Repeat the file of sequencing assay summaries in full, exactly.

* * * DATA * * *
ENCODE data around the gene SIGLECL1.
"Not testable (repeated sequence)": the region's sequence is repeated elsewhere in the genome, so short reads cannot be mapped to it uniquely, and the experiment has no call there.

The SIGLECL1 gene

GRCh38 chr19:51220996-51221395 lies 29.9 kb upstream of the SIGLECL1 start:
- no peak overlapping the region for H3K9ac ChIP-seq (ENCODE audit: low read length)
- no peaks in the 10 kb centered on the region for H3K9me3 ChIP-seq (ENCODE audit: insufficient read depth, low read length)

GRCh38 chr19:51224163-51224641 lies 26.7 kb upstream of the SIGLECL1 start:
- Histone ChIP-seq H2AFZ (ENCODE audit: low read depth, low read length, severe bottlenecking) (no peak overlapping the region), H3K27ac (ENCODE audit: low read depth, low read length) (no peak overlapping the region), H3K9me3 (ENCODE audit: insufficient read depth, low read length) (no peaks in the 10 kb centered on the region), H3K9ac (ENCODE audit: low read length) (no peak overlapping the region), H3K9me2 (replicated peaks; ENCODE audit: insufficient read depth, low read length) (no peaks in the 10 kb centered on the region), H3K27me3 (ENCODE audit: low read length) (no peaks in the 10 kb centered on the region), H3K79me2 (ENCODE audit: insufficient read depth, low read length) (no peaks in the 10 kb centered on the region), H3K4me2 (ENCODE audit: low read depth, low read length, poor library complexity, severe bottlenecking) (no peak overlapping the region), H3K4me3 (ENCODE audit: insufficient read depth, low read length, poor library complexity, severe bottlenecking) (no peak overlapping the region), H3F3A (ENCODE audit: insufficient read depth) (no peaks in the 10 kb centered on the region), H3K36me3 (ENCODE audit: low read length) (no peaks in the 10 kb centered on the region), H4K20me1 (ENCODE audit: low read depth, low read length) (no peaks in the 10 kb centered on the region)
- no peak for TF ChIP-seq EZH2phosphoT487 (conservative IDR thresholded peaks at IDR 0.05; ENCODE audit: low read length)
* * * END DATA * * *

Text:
ENCODE data around the gene SIGLECL1.
"Not testable (repeated sequence)": the region's sequence is repeated elsewhere in the genome, so short reads cannot be mapped to it uniquely, and the experiment has no call there.

The SIGLECL1 gene

GRCh38 chr19:51220996-51221395 lies 29.9 kb upstream of the SIGLECL1 start:
- no peak overlapping the region for H3K9ac ChIP-seq (ENCODE audit: low read length)
- no peaks in the 10 kb centered on the region for H3K9me3 ChIP-seq (ENCODE audit: insufficient read depth, low read length)

GRCh38 chr19:51224163-51224641 lies 26.7 kb upstream of the SIGLECL1 start:
- Histone ChIP-seq H2AFZ (ENCODE audit: low read depth, low read length, severe bottlenecking) (no peak overlapping the region), H3K27ac (ENCODE audit: low read depth, low read length) (no peak overlapping the region), H3K9me3 (ENCODE audit: insufficient read depth, low read length) (no peaks in the 10 kb centered on the region), H3K9ac (ENCODE audit: low read length) (no peak overlapping the region), H3K9me2 (replicated peaks; ENCODE audit: insufficient read depth, low read length) (no peaks in the 10 kb centered on the region), H3K27me3 (ENCODE audit: low read length) (no peaks in the 10 kb centered on the region), H3K79me2 (ENCODE audit: insufficient read depth, low read length) (no peaks in the 10 kb centered on the region), H3K4me2 (ENCODE audit: low read depth, low read length, poor library complexity, severe bottlenecking) (no peak overlapping the region), H3K4me3 (ENCODE audit: insufficient read depth, low read length, poor library complexity, severe bottlenecking) (no peak overlapping the region), H3F3A (ENCODE audit: insufficient read depth) (no peaks in the 10 kb centered on the region), H3K36me3 (ENCODE audit: low read length) (no peaks in the 10 kb centered on the region), H4K20me1 (ENCODE audit: low read depth, low read length) (no peaks in the 10 kb centered on the region)
- no peak for TF ChIP-seq EZH2phosphoT487 (conservative IDR thresholded peaks at IDR 0.05; ENCODE audit: low read length)